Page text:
60S Batman TV Series
- Author Theresa Harrison
- Published September 29, 2011
- Word count 673
Must see viewing when I was a child was Batman, the tremendously tongue in cheek style of the television shows was superb along with Adam West portrayal of Batman who did, as rumour has it, talk very slowly so as to get more screen time.
So what made Batman so great? Batman was all about the gadgets, in fact the gadgets were his superpowers as such, funded by his alter ego Bruce Wayne, the millionaire American industrialist and this was back when a million was something worth having.
There was the secret hideout itself – the Batcave! Bruce Wayne and Dick Grayson would press the secret button from within the bronze bust and the bookcase would slide back reviling the Bat poles (everything touched by Batman was called Bat something) and Batman and Robin would emerge in the Bat Cave. The Batcave had all manner of useful crime fighting equipment such as a supercomputer and a forensic lab and also to serve as a garage for the iconic Batmobile.
It was impossible for any kid of about 10 or so who, back in the 60’s to see the Batmobile and not fall instantly in love with it. With its deep throaty roar, jet flames shooting from the rear and black glossy paint it was a thing of beauty. The car (and there were several made) sold in 2007 for £119000 ($233000) at a London auction.
The core of Batman’s superpowers came of course from his utility belt which has, over the years held a staggering wide array of useful crime fighting gadgets including rope, camera, gas bombs, explosive pellets, recording device, laser torch, baterang, finger dusting kit, breathing apparatus and a seeming magical ability to hold whatever is required at the time, such as shark repellent spray, don’t leave home without it.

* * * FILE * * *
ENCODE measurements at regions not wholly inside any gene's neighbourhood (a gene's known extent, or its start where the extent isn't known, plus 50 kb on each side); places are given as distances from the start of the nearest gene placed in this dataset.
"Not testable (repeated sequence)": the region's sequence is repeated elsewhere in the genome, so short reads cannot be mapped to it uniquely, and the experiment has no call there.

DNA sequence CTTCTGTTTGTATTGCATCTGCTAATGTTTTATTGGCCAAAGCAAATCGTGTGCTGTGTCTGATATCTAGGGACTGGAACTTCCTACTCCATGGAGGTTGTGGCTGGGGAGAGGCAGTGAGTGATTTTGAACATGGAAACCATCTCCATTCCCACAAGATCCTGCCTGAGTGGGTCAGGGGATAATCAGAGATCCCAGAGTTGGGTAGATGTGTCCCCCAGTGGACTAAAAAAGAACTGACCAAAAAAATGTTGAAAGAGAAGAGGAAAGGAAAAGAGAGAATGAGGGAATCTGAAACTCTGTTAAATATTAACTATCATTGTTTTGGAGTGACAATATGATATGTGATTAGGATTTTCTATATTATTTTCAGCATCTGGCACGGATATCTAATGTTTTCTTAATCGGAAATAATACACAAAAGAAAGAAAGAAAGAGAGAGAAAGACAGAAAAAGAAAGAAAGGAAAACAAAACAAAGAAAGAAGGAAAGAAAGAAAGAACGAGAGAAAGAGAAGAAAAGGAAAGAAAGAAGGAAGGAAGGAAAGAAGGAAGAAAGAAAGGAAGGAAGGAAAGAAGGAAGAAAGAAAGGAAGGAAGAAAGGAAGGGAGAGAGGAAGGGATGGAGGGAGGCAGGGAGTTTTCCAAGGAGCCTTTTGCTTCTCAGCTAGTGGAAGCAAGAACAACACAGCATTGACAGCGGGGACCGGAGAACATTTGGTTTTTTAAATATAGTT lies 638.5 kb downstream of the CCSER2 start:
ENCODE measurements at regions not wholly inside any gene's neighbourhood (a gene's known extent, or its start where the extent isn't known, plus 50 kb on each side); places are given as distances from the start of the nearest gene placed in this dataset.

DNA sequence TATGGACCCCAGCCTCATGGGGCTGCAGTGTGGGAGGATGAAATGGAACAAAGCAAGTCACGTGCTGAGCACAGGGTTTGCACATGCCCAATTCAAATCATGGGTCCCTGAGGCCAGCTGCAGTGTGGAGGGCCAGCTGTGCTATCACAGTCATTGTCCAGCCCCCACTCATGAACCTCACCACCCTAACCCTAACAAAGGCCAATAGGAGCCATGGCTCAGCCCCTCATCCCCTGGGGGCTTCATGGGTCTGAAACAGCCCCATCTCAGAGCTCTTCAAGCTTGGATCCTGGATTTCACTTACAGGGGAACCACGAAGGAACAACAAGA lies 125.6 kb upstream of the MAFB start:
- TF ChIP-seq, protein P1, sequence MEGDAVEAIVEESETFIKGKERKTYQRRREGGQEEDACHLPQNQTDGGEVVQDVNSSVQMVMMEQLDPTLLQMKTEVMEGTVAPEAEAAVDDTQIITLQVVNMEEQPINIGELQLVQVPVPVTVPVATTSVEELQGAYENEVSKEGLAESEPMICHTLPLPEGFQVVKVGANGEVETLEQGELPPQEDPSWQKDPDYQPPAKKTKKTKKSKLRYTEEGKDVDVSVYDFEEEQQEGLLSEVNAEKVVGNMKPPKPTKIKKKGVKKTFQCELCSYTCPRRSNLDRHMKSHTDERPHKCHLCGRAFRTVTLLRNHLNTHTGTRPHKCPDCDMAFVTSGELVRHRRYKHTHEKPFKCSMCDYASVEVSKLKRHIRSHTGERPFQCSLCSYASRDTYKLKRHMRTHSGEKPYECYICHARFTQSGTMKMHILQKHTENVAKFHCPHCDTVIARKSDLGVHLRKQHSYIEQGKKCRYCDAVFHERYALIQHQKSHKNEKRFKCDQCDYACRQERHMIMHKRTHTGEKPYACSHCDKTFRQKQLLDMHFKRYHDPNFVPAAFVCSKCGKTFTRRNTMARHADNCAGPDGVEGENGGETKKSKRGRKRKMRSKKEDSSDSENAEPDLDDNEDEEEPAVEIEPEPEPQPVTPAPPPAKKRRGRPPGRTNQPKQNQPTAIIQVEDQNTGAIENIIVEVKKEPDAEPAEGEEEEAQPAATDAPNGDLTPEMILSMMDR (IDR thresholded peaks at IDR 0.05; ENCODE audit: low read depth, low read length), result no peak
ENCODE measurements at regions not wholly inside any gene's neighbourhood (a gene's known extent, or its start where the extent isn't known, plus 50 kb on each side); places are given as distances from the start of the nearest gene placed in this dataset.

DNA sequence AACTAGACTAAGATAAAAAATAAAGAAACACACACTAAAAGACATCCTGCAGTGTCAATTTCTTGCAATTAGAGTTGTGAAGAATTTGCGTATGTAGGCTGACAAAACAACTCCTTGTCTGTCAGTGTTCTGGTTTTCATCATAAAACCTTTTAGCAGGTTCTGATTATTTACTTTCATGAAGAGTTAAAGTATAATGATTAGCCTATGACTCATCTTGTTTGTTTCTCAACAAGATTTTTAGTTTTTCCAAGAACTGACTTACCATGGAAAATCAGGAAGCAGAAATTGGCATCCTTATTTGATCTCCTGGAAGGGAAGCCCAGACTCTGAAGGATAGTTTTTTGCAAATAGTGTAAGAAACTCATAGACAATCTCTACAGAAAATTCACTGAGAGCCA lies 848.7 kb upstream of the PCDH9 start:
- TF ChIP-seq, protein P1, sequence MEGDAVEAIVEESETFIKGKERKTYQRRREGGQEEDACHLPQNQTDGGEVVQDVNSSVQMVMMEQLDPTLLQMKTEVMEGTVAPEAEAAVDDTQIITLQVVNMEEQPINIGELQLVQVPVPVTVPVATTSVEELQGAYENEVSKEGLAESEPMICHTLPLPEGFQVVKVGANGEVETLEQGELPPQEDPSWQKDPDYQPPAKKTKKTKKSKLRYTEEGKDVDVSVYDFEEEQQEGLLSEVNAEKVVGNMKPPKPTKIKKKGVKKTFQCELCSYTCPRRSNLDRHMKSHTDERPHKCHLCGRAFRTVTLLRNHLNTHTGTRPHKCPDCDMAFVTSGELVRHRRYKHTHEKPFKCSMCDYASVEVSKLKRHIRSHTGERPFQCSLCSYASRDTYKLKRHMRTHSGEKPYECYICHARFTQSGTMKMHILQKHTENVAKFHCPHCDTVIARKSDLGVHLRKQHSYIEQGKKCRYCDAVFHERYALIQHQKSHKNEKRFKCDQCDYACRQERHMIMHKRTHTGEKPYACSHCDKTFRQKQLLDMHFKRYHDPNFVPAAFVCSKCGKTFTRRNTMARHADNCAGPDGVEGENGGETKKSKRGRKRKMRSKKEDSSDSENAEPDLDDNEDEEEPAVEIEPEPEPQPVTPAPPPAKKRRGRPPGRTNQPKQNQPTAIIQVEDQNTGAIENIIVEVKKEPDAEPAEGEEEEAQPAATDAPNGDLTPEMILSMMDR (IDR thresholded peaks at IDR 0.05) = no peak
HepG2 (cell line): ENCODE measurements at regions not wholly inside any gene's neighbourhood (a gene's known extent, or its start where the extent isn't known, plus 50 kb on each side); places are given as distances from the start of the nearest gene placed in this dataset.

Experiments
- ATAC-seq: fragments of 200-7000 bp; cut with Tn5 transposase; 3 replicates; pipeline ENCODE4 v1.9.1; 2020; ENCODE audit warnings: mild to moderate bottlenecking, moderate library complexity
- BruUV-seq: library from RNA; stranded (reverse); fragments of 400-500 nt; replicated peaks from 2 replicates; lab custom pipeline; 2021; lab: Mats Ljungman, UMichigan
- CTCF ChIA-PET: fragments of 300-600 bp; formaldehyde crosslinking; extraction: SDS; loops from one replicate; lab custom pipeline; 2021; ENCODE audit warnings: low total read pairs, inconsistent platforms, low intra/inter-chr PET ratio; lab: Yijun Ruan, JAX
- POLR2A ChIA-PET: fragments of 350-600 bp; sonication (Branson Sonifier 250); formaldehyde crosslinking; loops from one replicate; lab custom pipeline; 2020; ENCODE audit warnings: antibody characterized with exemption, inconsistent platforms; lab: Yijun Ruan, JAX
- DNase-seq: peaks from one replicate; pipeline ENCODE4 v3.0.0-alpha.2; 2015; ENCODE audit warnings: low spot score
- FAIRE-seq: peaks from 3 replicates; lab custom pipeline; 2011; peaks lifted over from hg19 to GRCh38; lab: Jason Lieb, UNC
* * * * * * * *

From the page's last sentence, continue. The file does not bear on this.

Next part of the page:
A superhero only really shines when pitted against super villains and lucky for Batman he has a range of villains who are now household names. While at the time the actors for Batman and Robin were relatively unknown the villains were famous names. The four who gave Batman the hardest time were The Joker, played by Cesar Romero who stuck with the role throughout the series and made it a masterpiece. The Penguin, played by Burgess Meredith with his distinctive waddle and ‘wak wak wak’ evil laugh. The Penguin appeared most often, in 20 shows, slightly more that The Joker. Catwoman was played by 2 actresses (3 if you count the movie filmed at the time of the series) over the series, Julie Newmar originally, Lee Meriwether in the film, and finally Eartha Kitt. The final most popular super villain was The Riddler with ‘cryptic’ clues that always lead to his downfall, played by Frank Gorshin for much of the series and for the film, John Astin played for the final 2 appearances of The Riddler.
A virtual army of villains made intermittent appearances, King Tut, Lord Fogg, Shame, The Puzzler and Mr Freeze were amongst the most popular. All of which were seen off along with their henchmen at the end of the episode in the big fight scene with the inspired ‘Kapow’ and ‘Ooof’ graphics, simply magical.
Not that Batman fought alone, his clean cut ward, Dick Grayson played by Burt Ward fought alongside as Robin, while back at Wayne Manor the trusted butler Alfred Pennywoth, played by Alan Napier knew Bruce Wayne’s secret identity and was very much part of the crime fighting team, assisting especially with the defeat of The Archer. Often the call for help came from Police Commissioner Gordon played by Neil Hamilton by use of either the red Batphone the iconic sky Batsignal. Girl power made an early showing in the form of Police Commissioner Gordon’s daughter Barbara Gordon, played by Yvonne Craig as Batgirl.
All these parts came together and meshed beautifully to make a terrific series fondly remembered by a generation and has gone on to inspire others to come up with their own take on Batman for the delight of generations since and surely to follow.
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Article written by Theresa HarrisonArticle source: http://articlebiz.com
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